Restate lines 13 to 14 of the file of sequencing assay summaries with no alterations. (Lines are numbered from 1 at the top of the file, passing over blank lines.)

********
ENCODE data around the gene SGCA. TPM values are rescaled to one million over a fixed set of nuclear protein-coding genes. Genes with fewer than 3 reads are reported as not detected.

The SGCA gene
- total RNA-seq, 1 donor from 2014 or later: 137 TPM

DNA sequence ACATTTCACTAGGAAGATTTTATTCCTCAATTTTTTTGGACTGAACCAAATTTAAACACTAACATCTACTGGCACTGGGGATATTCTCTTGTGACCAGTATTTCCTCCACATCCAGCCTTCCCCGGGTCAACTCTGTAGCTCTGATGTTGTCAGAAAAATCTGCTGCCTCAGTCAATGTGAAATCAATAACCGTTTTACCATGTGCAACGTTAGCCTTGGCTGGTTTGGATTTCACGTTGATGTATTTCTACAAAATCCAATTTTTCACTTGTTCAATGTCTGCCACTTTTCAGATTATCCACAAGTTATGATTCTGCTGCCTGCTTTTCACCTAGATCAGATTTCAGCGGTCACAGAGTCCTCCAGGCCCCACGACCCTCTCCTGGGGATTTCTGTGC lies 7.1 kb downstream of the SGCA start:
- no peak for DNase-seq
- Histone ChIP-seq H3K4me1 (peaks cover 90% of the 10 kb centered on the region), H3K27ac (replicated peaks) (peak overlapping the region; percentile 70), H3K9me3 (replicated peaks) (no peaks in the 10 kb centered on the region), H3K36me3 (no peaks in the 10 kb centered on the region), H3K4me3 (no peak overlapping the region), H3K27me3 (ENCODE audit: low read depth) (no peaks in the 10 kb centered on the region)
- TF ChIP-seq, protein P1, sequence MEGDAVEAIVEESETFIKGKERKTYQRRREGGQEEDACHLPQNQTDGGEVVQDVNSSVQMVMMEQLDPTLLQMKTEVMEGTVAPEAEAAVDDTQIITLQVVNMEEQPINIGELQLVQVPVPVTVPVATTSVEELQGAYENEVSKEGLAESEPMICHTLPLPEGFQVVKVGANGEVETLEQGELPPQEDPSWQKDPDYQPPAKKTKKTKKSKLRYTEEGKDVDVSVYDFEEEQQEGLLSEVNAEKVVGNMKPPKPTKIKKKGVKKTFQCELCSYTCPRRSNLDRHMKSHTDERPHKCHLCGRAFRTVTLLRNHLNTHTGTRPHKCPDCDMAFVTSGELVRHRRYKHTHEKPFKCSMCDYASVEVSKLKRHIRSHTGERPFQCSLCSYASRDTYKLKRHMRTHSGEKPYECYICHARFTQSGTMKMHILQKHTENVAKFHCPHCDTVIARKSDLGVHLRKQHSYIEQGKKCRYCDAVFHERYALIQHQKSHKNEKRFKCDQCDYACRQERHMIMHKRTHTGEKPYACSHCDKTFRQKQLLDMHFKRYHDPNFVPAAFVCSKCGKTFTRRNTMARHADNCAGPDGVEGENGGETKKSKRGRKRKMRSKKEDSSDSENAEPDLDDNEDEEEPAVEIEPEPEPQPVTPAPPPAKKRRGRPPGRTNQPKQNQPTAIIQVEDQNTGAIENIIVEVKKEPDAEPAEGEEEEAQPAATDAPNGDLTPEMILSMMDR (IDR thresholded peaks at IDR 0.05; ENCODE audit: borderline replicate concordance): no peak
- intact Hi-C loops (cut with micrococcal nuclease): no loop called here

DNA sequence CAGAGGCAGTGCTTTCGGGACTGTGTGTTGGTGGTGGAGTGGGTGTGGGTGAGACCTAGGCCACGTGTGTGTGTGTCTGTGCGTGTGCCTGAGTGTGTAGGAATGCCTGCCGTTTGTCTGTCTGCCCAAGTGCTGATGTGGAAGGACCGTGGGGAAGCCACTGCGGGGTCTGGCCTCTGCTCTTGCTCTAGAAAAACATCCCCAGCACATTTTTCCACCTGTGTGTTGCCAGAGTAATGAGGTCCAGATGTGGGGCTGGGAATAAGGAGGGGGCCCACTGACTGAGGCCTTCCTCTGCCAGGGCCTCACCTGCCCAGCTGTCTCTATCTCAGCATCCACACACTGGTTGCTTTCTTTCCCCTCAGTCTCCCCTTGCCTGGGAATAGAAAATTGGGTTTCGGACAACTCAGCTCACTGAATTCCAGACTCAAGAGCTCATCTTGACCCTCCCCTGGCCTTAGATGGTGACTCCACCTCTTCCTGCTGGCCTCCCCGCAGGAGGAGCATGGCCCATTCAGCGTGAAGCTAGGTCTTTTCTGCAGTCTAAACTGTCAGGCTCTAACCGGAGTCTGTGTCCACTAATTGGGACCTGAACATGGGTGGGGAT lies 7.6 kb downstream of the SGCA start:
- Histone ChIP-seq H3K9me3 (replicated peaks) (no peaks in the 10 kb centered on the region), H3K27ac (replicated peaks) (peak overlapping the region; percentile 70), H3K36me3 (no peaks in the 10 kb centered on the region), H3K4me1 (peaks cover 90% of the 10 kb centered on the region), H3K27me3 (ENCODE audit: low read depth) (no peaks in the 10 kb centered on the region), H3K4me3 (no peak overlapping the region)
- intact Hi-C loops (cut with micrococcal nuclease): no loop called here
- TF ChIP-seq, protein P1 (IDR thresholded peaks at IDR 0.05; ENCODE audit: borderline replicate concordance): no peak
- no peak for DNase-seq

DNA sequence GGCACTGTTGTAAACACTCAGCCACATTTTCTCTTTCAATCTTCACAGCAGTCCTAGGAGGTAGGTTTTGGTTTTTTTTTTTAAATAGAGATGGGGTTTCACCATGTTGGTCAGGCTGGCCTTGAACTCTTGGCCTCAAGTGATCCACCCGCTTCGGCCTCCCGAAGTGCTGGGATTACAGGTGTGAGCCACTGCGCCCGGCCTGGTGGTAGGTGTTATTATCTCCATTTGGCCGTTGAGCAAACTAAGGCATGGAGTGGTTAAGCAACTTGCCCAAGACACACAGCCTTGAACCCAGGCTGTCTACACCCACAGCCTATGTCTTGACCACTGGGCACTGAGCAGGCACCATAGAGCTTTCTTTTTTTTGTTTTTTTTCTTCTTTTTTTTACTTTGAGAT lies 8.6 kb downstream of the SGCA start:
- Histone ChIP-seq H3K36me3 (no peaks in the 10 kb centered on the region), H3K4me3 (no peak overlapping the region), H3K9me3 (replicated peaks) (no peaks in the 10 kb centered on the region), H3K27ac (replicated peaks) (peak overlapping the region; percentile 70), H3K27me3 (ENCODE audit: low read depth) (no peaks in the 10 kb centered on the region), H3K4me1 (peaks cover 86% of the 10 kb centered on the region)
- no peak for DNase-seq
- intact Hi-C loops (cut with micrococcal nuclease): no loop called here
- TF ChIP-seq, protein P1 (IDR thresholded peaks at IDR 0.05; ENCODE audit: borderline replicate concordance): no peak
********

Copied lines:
- no peak for DNase-seq

DNA sequence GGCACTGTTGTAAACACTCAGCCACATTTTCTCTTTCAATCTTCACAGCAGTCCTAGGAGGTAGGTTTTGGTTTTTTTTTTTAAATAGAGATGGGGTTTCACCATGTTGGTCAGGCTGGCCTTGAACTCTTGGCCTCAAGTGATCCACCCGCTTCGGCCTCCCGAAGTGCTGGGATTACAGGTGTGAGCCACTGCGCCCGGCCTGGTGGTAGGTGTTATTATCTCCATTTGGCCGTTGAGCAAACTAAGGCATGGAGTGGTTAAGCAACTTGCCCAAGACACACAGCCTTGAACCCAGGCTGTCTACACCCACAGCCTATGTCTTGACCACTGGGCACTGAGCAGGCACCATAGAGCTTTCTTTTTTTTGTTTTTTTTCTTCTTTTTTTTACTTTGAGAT lies 8.6 kb downstream of the SGCA start: